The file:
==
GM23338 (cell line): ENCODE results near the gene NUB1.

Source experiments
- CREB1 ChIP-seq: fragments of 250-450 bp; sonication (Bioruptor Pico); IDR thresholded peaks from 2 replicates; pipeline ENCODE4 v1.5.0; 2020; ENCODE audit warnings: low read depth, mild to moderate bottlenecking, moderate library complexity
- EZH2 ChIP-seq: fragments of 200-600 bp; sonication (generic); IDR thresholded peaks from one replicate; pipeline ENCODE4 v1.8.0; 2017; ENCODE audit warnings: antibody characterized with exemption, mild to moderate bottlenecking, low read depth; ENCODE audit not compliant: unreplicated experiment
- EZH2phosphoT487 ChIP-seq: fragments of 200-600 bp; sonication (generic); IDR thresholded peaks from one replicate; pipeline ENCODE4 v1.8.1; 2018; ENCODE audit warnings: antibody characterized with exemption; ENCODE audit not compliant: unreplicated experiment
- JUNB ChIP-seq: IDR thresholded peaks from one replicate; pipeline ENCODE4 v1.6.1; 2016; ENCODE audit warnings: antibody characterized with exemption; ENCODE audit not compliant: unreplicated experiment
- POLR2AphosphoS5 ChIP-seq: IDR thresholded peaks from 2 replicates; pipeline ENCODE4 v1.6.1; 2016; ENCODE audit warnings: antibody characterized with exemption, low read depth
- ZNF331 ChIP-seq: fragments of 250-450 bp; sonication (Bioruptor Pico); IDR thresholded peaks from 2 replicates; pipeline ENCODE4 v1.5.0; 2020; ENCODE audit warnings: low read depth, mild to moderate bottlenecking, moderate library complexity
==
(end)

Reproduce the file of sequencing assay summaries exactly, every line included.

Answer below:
GM23338 (cell line): ENCODE results near the gene NUB1.

Source experiments
- CREB1 ChIP-seq: fragments of 250-450 bp; sonication (Bioruptor Pico); IDR thresholded peaks from 2 replicates; pipeline ENCODE4 v1.5.0; 2020; ENCODE audit warnings: low read depth, mild to moderate bottlenecking, moderate library complexity
- EZH2 ChIP-seq: fragments of 200-600 bp; sonication (generic); IDR thresholded peaks from one replicate; pipeline ENCODE4 v1.8.0; 2017; ENCODE audit warnings: antibody characterized with exemption, mild to moderate bottlenecking, low read depth; ENCODE audit not compliant: unreplicated experiment
- EZH2phosphoT487 ChIP-seq: fragments of 200-600 bp; sonication (generic); IDR thresholded peaks from one replicate; pipeline ENCODE4 v1.8.1; 2018; ENCODE audit warnings: antibody characterized with exemption; ENCODE audit not compliant: unreplicated experiment
- JUNB ChIP-seq: IDR thresholded peaks from one replicate; pipeline ENCODE4 v1.6.1; 2016; ENCODE audit warnings: antibody characterized with exemption; ENCODE audit not compliant: unreplicated experiment
- POLR2AphosphoS5 ChIP-seq: IDR thresholded peaks from 2 replicates; pipeline ENCODE4 v1.6.1; 2016; ENCODE audit warnings: antibody characterized with exemption, low read depth
- ZNF331 ChIP-seq: fragments of 250-450 bp; sonication (Bioruptor Pico); IDR thresholded peaks from 2 replicates; pipeline ENCODE4 v1.5.0; 2020; ENCODE audit warnings: low read depth, mild to moderate bottlenecking, moderate library complexity